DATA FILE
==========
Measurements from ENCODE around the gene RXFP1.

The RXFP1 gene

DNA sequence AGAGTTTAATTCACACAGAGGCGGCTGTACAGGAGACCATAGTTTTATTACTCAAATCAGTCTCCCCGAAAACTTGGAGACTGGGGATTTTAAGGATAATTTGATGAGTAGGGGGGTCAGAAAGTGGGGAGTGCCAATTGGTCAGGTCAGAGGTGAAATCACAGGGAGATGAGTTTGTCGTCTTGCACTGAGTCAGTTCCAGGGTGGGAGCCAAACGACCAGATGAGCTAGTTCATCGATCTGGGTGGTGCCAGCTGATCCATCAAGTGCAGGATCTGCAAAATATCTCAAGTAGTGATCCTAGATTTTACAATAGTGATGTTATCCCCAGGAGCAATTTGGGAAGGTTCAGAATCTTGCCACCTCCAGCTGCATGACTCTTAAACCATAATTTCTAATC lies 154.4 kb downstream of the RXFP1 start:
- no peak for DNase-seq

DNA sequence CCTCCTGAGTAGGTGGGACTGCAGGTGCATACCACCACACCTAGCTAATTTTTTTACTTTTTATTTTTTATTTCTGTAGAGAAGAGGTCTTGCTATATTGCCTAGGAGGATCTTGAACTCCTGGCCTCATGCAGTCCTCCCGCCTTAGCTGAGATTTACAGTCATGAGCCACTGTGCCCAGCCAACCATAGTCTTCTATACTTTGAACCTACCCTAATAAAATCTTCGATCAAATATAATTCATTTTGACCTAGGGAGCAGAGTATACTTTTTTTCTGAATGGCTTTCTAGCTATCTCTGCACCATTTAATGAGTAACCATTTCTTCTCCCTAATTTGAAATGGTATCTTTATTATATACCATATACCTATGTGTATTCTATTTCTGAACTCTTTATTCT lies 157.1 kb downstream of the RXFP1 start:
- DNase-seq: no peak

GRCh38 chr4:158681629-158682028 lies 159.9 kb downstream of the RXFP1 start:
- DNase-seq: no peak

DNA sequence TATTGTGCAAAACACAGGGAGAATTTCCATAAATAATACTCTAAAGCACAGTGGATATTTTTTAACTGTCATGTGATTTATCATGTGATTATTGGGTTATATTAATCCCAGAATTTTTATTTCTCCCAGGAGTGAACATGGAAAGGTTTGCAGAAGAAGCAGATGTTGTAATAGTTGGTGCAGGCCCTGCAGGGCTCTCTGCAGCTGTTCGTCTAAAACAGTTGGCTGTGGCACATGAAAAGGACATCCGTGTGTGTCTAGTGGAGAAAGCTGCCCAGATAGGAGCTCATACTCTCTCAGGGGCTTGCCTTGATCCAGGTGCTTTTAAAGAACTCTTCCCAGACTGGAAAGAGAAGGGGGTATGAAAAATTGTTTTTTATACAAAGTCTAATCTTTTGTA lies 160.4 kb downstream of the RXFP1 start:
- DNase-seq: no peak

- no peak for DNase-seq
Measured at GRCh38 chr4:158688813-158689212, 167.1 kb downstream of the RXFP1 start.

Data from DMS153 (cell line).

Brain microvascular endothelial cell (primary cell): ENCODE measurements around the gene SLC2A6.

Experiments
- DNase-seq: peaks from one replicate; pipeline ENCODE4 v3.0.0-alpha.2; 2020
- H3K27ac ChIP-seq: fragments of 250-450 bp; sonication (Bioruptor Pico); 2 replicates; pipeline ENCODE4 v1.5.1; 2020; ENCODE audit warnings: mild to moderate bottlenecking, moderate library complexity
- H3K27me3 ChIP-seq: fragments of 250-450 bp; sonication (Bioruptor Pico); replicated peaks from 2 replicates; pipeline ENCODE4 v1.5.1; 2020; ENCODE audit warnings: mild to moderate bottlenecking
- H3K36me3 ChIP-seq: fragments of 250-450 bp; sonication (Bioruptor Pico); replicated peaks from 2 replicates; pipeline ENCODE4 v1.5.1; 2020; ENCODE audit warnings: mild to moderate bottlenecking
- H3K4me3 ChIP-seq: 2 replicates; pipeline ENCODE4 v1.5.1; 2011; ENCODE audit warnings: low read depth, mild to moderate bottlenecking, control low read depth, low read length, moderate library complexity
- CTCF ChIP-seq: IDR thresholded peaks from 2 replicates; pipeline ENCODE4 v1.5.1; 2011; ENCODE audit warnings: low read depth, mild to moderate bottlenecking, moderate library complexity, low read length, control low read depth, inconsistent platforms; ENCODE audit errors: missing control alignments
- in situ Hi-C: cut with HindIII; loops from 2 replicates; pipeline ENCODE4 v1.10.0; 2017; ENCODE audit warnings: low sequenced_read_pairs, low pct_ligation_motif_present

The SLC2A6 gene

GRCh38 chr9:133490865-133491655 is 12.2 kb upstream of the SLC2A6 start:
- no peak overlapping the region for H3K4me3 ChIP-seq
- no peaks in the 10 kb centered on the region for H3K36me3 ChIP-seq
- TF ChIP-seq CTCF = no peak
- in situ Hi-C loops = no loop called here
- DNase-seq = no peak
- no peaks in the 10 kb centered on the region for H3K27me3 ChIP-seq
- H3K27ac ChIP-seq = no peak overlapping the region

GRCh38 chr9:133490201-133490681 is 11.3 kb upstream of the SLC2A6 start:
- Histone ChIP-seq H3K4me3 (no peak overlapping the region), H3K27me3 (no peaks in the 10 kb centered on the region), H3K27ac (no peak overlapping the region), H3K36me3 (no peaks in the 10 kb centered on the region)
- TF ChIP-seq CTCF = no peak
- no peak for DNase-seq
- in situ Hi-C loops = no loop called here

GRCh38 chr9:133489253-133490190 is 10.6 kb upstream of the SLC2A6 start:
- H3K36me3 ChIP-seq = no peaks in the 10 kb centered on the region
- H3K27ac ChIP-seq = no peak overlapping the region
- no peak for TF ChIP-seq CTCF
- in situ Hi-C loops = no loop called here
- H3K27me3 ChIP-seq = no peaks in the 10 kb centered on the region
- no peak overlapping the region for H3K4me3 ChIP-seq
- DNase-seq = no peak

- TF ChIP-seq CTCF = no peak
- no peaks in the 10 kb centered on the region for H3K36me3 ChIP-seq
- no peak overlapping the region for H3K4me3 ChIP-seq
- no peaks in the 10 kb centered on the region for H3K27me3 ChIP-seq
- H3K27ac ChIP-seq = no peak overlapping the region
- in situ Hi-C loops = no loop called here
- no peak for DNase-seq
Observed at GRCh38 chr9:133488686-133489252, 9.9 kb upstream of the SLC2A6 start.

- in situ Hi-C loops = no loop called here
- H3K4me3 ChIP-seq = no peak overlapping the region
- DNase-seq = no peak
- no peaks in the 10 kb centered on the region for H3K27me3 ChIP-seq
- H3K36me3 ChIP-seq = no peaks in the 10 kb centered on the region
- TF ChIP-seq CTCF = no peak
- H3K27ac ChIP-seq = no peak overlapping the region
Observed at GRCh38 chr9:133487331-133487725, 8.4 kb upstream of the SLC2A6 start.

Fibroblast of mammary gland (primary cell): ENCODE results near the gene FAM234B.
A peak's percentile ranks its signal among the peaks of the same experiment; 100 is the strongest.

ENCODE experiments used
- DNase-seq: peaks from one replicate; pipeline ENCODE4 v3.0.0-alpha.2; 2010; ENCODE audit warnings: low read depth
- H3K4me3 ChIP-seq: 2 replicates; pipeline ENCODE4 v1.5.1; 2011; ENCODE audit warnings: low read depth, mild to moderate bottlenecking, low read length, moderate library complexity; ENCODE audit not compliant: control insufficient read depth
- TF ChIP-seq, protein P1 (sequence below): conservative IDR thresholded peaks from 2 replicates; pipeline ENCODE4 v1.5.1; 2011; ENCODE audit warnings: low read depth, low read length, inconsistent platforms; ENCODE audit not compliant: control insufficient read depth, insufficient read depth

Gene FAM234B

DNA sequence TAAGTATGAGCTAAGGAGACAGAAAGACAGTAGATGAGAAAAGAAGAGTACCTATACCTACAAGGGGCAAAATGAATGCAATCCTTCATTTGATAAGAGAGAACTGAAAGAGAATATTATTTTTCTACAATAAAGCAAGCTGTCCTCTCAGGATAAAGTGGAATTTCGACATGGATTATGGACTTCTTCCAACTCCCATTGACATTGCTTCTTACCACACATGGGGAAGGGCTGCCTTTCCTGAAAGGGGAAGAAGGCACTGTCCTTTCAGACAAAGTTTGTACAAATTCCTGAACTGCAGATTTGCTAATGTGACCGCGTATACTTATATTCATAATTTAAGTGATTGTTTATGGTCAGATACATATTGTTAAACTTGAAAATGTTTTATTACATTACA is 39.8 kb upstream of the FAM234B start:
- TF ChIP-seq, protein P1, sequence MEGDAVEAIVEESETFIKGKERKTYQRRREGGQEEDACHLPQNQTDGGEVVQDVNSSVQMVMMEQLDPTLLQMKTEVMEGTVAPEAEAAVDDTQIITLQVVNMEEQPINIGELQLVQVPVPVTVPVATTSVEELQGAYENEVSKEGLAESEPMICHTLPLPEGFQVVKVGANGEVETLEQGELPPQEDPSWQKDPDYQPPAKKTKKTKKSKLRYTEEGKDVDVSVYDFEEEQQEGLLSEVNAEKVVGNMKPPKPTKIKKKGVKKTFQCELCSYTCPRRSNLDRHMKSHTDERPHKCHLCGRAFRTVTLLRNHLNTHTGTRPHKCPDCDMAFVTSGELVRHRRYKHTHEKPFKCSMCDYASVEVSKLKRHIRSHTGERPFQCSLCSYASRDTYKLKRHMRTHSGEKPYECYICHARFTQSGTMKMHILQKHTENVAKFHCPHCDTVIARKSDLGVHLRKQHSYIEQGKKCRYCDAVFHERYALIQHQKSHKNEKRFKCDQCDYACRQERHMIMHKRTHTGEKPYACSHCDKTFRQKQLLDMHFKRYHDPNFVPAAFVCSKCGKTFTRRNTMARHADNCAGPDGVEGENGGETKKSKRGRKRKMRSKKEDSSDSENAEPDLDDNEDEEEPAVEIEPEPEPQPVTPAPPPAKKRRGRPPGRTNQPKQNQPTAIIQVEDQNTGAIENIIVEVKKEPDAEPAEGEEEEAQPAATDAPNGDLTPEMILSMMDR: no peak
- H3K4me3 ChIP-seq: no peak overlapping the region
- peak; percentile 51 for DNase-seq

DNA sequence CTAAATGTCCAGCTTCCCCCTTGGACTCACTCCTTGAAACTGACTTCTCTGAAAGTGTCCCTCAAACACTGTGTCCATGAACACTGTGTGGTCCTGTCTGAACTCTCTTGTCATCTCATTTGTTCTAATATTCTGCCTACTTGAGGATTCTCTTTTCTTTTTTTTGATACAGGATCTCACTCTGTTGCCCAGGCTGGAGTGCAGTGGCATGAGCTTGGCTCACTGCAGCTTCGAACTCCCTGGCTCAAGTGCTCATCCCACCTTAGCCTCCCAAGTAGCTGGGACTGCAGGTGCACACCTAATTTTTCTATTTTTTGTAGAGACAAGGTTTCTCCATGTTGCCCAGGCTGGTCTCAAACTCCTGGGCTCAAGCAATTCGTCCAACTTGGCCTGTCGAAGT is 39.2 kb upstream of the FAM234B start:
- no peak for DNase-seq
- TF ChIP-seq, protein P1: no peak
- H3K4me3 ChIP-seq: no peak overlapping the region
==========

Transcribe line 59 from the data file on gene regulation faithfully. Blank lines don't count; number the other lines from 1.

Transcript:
- H3K27ac ChIP-seq = no peak overlapping the region